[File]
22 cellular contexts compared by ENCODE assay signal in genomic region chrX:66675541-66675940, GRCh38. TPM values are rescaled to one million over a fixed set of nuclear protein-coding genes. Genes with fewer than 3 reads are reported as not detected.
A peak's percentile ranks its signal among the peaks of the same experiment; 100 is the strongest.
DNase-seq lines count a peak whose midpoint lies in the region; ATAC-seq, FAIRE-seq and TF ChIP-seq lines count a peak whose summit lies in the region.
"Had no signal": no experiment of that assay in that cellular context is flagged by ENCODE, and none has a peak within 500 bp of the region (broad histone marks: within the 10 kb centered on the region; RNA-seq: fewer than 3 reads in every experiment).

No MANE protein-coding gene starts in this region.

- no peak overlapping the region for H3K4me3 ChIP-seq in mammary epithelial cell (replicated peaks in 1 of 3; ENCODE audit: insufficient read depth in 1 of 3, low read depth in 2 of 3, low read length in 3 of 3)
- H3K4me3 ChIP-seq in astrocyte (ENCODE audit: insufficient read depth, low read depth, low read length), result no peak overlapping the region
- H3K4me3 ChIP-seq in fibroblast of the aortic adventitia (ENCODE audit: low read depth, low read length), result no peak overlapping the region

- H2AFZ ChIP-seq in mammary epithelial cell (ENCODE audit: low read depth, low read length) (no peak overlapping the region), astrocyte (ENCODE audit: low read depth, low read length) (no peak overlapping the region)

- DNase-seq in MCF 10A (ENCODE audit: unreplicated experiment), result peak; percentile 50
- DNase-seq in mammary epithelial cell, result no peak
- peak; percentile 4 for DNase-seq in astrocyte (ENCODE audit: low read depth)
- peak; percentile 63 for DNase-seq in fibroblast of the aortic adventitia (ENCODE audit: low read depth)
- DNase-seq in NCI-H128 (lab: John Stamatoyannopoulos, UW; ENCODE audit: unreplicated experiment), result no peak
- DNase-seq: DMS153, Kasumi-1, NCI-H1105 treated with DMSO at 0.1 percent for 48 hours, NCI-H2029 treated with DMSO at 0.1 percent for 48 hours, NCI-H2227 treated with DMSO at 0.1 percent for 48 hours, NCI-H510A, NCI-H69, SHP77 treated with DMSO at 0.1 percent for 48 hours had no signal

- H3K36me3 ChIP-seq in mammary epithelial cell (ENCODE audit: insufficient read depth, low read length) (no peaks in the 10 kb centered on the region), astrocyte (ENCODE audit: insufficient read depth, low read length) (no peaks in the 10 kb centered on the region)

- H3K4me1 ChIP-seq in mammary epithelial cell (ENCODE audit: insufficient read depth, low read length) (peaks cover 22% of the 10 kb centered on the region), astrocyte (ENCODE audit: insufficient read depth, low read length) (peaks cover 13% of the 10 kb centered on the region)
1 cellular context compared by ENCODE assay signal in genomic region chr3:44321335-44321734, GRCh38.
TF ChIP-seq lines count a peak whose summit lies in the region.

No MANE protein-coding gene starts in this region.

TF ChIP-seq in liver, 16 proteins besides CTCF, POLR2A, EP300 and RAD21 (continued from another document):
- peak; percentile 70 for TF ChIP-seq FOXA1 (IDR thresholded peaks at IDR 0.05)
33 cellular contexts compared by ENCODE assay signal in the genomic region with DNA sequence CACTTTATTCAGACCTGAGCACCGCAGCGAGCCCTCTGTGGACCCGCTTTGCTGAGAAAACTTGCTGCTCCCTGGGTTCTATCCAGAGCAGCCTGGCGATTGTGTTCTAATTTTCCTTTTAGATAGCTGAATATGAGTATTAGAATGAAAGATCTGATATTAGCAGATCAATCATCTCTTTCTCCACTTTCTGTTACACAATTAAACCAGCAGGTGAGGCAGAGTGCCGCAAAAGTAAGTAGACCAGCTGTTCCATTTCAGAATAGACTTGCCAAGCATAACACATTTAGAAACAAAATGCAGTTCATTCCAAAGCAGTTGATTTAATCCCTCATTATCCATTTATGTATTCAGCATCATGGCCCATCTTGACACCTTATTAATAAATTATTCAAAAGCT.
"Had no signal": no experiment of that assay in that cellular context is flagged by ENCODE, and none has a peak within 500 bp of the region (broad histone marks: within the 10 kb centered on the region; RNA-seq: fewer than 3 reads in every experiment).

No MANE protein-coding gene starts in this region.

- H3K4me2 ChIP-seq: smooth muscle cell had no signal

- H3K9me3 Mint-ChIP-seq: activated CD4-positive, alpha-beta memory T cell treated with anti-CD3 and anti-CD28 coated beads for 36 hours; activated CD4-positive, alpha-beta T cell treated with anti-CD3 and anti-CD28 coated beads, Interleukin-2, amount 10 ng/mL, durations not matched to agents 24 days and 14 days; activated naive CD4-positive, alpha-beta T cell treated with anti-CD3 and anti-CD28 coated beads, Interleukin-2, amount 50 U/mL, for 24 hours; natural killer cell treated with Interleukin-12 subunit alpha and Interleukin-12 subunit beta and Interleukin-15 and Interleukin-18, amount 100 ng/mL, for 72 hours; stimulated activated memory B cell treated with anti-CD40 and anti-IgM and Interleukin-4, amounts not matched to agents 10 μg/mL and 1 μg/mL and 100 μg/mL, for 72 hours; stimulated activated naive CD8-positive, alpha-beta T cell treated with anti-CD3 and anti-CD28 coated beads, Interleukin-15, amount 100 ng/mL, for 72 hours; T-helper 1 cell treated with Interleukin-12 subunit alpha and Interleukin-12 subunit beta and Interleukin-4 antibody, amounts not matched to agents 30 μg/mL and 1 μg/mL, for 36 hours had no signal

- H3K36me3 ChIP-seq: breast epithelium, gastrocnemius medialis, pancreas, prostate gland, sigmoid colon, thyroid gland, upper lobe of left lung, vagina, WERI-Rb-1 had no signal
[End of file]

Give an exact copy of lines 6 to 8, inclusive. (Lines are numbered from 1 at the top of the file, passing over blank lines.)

- no peak overlapping the region for H3K4me3 ChIP-seq in mammary epithelial cell (replicated peaks in 1 of 3; ENCODE audit: insufficient read depth in 1 of 3, low read depth in 2 of 3, low read length in 3 of 3)
- H3K4me3 ChIP-seq in astrocyte (ENCODE audit: insufficient read depth, low read depth, low read length), result no peak overlapping the region
- H3K4me3 ChIP-seq in fibroblast of the aortic adventitia (ENCODE audit: low read depth, low read length), result no peak overlapping the region